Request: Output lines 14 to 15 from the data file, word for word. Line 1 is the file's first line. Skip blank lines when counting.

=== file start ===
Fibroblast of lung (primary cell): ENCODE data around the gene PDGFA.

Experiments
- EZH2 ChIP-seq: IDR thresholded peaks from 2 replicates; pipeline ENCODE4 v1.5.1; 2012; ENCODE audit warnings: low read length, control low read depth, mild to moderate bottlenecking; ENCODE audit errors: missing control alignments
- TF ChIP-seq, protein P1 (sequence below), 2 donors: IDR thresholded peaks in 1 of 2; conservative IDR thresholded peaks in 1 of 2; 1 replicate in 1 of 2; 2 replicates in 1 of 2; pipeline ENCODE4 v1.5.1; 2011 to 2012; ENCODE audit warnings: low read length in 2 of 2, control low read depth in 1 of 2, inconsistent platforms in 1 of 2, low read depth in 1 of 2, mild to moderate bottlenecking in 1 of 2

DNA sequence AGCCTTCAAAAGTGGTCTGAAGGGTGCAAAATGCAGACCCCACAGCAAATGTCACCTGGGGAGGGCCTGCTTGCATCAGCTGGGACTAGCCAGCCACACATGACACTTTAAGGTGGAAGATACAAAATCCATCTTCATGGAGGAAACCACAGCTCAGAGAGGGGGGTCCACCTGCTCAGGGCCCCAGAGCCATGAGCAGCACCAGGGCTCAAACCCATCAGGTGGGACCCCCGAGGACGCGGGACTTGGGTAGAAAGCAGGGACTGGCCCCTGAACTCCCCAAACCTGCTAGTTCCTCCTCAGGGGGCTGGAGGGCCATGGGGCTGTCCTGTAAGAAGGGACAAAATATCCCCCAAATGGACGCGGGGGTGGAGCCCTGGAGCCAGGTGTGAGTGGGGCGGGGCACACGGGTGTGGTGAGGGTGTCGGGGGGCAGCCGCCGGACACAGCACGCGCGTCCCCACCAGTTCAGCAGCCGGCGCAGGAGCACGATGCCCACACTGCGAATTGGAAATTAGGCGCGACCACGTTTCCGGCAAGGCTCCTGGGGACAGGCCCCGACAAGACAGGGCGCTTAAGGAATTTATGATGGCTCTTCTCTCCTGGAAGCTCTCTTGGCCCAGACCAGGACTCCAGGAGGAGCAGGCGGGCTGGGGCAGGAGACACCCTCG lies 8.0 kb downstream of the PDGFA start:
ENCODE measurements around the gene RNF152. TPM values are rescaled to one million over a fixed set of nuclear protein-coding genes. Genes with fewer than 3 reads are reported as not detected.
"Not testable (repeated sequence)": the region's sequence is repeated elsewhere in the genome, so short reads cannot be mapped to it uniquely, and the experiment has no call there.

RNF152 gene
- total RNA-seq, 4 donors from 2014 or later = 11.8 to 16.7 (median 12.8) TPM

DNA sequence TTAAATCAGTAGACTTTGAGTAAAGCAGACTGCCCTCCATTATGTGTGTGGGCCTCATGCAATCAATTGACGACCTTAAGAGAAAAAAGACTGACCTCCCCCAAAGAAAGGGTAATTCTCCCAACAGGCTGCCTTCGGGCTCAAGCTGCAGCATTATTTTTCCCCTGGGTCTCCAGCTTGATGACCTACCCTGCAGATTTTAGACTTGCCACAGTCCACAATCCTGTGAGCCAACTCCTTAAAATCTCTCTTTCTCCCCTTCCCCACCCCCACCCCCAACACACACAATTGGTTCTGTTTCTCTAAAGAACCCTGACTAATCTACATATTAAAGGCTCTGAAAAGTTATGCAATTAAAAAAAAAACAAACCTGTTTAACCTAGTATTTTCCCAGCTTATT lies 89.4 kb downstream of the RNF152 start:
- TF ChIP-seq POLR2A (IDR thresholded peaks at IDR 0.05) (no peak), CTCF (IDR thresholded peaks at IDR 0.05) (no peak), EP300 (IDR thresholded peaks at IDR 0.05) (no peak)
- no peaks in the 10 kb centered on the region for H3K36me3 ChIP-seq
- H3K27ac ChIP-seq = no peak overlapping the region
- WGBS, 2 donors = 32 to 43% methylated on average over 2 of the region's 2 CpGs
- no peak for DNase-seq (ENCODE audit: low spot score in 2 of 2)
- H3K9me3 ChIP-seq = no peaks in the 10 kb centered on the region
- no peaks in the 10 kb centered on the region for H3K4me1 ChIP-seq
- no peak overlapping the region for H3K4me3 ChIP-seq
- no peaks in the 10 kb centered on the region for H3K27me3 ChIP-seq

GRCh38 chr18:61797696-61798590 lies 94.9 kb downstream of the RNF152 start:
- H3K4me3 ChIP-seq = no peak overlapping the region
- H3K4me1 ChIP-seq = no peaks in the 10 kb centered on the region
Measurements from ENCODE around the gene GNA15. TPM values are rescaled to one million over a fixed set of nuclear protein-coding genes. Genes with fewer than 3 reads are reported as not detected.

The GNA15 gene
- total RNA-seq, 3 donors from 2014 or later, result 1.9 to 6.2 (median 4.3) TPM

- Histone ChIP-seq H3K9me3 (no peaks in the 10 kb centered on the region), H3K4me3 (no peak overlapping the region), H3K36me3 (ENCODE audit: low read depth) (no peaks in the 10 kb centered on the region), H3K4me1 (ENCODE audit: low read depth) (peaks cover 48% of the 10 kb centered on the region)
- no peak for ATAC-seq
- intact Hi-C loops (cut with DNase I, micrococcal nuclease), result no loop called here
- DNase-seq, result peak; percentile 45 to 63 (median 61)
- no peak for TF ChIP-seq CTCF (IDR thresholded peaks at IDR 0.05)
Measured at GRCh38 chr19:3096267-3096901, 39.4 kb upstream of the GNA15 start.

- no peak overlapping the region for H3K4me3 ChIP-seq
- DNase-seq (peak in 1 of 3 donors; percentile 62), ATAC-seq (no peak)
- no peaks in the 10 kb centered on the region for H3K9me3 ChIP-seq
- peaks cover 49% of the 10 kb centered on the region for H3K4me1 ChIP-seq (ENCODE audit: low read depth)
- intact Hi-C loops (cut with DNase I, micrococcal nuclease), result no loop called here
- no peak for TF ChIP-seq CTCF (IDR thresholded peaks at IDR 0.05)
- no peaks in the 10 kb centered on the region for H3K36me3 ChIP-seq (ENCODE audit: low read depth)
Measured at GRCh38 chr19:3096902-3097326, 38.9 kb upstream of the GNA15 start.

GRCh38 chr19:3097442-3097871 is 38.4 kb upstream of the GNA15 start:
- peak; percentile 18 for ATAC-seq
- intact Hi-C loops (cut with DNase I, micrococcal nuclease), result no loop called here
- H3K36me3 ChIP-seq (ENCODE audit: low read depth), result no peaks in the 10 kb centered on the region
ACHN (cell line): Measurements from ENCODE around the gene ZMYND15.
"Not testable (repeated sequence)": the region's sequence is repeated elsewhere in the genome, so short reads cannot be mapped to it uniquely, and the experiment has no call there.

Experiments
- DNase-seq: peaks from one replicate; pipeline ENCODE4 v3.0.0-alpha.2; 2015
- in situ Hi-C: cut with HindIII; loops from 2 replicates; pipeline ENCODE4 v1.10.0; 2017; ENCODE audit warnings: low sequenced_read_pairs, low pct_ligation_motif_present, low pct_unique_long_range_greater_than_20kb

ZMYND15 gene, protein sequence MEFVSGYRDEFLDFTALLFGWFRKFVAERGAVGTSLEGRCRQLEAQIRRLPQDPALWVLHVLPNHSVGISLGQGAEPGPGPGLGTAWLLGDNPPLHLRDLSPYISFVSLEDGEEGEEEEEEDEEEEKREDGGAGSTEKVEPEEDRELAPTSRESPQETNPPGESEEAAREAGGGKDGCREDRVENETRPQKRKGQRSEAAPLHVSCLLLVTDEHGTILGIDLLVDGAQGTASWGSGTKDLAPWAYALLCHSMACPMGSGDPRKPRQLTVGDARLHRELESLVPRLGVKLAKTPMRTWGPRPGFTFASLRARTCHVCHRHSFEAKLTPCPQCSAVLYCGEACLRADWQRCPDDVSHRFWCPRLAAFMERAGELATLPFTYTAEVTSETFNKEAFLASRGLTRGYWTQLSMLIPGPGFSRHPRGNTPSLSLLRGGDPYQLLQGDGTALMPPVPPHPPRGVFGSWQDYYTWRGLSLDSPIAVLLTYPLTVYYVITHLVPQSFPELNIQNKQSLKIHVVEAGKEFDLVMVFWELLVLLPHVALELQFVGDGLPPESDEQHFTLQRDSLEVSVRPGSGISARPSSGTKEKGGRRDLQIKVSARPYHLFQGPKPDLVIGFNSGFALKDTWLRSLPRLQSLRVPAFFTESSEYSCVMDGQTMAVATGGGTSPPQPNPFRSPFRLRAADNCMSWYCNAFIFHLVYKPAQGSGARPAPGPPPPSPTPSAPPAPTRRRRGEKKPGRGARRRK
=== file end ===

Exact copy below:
- WGBS, 2 donors = 32 to 43% methylated on average over 2 of the region's 2 CpGs
- no peak for DNase-seq (ENCODE audit: low spot score in 2 of 2)